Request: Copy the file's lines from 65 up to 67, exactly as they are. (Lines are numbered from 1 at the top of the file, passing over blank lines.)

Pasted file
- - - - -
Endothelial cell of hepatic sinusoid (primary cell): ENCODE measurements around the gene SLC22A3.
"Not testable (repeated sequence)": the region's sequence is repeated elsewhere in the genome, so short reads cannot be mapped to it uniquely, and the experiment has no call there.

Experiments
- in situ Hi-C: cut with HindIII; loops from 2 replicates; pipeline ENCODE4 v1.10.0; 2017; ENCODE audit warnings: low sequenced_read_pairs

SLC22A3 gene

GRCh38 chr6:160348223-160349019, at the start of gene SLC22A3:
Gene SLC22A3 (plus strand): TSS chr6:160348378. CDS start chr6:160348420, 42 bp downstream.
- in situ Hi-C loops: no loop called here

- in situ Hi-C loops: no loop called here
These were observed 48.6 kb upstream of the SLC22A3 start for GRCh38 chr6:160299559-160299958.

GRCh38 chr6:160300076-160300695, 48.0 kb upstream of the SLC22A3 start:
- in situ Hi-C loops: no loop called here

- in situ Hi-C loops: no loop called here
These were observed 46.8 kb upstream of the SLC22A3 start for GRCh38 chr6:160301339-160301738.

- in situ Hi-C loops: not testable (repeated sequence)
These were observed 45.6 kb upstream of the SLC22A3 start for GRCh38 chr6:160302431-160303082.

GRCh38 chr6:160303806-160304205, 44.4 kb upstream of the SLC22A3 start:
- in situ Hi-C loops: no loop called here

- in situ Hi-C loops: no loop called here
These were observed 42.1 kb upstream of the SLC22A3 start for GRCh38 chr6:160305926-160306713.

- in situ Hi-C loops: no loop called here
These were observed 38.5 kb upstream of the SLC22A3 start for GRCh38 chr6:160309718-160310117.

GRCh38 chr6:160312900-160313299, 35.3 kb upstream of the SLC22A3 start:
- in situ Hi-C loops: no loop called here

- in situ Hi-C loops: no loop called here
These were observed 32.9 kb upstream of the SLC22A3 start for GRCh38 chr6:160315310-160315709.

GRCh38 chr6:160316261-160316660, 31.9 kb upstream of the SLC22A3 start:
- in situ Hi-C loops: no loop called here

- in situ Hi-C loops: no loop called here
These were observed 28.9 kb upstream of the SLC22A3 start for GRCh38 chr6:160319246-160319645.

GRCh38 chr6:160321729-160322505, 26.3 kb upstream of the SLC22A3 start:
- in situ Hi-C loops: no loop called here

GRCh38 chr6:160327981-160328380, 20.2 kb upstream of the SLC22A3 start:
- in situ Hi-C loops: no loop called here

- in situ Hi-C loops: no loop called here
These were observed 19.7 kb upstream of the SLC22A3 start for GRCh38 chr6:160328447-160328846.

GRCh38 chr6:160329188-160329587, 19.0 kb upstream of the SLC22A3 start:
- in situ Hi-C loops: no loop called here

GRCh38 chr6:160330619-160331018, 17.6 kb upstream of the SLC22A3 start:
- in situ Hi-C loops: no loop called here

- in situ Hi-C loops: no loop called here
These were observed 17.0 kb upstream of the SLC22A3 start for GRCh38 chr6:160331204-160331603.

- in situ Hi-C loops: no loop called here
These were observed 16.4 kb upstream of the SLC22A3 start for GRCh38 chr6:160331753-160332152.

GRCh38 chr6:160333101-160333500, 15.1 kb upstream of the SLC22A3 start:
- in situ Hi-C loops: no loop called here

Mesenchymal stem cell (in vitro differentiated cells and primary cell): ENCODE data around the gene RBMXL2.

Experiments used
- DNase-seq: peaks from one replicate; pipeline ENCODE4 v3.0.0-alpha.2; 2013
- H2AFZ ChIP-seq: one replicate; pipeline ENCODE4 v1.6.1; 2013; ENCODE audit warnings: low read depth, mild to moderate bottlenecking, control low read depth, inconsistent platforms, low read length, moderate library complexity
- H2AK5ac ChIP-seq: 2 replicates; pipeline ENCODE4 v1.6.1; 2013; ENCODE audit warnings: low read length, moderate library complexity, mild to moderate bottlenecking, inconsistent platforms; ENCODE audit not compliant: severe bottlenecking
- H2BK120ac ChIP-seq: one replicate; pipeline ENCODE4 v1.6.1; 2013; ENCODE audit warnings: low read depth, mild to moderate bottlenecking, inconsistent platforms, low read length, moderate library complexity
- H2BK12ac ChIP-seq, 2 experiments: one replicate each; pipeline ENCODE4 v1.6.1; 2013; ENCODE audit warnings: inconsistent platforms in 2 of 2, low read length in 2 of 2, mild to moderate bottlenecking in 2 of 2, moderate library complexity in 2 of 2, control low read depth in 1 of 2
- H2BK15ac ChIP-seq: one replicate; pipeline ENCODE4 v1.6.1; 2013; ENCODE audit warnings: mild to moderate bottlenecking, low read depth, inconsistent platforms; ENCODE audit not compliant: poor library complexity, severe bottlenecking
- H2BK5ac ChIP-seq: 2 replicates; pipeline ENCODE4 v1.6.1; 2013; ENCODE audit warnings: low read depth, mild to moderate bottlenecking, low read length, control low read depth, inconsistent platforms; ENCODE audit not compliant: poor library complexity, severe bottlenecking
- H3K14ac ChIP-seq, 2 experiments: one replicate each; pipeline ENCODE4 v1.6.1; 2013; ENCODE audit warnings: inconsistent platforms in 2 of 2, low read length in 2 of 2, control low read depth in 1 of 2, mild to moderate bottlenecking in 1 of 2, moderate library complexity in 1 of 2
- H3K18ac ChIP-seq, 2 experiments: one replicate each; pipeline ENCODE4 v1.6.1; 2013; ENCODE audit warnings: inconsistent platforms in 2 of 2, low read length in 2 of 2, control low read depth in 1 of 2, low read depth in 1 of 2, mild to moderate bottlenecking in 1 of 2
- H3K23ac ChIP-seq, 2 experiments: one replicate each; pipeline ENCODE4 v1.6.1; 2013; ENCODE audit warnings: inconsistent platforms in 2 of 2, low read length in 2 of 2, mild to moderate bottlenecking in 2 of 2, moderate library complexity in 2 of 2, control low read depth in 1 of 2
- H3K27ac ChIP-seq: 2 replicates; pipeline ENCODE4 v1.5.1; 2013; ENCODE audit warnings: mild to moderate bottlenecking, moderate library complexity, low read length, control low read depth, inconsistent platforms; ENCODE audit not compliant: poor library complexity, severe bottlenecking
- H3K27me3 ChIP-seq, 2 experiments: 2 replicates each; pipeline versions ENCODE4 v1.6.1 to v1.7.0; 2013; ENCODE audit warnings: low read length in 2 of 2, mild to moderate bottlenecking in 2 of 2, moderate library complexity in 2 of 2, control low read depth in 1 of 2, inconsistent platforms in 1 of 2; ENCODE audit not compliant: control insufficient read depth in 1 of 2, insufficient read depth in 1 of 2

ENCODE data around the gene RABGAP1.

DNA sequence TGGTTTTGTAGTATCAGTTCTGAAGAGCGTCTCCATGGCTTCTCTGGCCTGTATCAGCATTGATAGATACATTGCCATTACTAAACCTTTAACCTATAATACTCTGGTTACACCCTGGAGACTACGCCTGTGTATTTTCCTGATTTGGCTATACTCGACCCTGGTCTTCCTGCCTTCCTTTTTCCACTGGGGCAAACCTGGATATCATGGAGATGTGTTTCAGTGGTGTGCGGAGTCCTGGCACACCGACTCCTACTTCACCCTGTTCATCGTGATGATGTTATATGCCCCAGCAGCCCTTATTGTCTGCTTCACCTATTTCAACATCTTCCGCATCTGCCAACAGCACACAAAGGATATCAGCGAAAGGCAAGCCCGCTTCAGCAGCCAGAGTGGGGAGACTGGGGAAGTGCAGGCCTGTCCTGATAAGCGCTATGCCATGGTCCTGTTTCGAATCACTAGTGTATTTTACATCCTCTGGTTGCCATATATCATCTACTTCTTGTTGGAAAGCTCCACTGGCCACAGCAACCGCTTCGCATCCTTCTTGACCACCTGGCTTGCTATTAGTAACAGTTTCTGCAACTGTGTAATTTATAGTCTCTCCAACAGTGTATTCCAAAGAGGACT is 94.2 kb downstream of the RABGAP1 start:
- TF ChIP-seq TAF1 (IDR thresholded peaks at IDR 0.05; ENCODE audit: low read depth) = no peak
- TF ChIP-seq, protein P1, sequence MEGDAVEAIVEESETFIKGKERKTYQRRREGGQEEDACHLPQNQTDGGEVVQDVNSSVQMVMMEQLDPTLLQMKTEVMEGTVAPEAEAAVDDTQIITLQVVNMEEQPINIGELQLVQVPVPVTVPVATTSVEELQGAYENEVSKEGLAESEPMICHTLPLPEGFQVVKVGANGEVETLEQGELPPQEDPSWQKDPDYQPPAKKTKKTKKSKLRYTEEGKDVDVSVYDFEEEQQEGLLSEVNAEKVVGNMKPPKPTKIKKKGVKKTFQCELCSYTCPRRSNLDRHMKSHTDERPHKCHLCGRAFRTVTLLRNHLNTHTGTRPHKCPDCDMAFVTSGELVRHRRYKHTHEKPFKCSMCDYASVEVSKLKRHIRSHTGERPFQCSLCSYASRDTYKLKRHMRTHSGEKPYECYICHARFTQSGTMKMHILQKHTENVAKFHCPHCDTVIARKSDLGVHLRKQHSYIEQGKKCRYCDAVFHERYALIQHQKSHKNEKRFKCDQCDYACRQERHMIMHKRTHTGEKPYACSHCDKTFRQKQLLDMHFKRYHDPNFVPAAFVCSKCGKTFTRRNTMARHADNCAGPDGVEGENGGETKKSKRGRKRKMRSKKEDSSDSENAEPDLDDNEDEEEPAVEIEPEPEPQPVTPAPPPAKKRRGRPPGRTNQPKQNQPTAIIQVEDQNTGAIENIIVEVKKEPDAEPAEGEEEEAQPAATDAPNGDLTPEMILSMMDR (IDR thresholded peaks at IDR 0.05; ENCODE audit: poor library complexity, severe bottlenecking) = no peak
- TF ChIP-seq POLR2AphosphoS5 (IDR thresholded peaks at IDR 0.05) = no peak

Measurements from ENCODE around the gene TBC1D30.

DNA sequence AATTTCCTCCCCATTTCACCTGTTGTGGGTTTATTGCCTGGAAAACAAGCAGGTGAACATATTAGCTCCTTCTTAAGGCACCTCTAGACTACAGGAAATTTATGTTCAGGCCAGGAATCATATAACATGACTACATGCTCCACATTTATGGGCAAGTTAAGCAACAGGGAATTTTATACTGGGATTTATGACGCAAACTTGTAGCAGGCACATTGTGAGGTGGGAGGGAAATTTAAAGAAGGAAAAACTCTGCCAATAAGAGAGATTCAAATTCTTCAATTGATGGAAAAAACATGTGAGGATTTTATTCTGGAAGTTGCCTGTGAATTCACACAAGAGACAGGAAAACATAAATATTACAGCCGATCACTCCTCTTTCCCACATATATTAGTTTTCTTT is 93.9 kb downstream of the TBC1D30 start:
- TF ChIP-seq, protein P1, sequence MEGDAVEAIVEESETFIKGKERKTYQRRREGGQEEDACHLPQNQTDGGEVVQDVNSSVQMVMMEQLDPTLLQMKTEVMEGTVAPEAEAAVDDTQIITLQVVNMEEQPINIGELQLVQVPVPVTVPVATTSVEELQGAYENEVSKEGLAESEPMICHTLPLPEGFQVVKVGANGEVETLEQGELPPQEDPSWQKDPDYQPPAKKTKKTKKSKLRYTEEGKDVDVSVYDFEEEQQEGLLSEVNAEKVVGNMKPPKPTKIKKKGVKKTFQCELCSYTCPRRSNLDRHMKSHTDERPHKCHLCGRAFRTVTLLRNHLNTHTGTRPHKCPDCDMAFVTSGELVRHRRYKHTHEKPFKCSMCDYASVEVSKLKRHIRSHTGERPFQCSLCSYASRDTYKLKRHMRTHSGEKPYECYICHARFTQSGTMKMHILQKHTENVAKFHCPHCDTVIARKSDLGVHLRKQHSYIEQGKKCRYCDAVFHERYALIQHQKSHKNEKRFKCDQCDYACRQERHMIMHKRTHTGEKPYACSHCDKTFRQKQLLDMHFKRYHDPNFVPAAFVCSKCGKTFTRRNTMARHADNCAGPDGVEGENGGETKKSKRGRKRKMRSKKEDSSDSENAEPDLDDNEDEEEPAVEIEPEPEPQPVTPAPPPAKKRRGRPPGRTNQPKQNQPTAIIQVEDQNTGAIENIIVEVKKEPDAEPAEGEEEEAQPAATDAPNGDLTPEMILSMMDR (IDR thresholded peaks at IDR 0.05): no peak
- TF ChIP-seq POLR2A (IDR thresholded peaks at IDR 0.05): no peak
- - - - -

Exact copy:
- TF ChIP-seq POLR2AphosphoS5 (IDR thresholded peaks at IDR 0.05) = no peak

Measurements from ENCODE around the gene TBC1D30.

DNA sequence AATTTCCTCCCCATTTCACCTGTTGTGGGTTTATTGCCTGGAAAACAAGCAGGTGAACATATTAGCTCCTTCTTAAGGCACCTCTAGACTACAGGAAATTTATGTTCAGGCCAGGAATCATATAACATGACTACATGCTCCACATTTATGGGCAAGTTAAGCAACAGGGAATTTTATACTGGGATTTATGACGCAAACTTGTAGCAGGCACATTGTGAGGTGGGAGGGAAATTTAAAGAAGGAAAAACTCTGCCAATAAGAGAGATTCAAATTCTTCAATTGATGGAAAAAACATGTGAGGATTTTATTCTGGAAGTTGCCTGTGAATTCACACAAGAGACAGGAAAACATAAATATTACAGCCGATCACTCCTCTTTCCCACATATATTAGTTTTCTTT is 93.9 kb downstream of the TBC1D30 start: